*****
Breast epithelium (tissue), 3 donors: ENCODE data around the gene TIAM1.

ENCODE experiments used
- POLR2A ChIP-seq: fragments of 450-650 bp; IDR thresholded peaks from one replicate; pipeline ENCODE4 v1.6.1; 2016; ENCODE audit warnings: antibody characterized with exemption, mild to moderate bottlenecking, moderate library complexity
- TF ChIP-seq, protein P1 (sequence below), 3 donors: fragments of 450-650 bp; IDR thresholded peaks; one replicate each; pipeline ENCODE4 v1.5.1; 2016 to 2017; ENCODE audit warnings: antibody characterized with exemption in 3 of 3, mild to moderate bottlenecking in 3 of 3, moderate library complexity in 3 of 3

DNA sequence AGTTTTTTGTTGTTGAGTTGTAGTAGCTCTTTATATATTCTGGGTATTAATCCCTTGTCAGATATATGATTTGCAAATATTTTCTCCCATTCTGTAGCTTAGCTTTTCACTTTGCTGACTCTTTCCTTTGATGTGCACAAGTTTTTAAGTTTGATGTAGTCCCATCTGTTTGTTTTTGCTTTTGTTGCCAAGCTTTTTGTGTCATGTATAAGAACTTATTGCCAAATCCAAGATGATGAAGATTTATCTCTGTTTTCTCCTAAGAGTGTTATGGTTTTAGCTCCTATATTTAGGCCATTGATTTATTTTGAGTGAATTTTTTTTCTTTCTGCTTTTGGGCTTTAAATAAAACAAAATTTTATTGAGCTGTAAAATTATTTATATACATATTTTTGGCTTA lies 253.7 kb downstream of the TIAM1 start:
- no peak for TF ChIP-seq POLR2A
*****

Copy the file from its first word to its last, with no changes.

Breast epithelium (tissue), 3 donors: ENCODE data around the gene TIAM1.

ENCODE experiments used
- POLR2A ChIP-seq: fragments of 450-650 bp; IDR thresholded peaks from one replicate; pipeline ENCODE4 v1.6.1; 2016; ENCODE audit warnings: antibody characterized with exemption, mild to moderate bottlenecking, moderate library complexity
- TF ChIP-seq, protein P1 (sequence below), 3 donors: fragments of 450-650 bp; IDR thresholded peaks; one replicate each; pipeline ENCODE4 v1.5.1; 2016 to 2017; ENCODE audit warnings: antibody characterized with exemption in 3 of 3, mild to moderate bottlenecking in 3 of 3, moderate library complexity in 3 of 3

DNA sequence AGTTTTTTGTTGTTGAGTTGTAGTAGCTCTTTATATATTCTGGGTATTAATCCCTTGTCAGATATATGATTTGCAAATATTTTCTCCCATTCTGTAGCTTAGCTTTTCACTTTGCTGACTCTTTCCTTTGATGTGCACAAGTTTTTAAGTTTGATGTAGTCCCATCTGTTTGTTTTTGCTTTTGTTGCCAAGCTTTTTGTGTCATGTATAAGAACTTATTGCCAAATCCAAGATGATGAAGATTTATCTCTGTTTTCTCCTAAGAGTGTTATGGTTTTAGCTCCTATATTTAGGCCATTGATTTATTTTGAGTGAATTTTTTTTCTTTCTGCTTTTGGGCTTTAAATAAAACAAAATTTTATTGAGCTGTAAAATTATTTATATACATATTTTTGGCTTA lies 253.7 kb downstream of the TIAM1 start:
- no peak for TF ChIP-seq POLR2A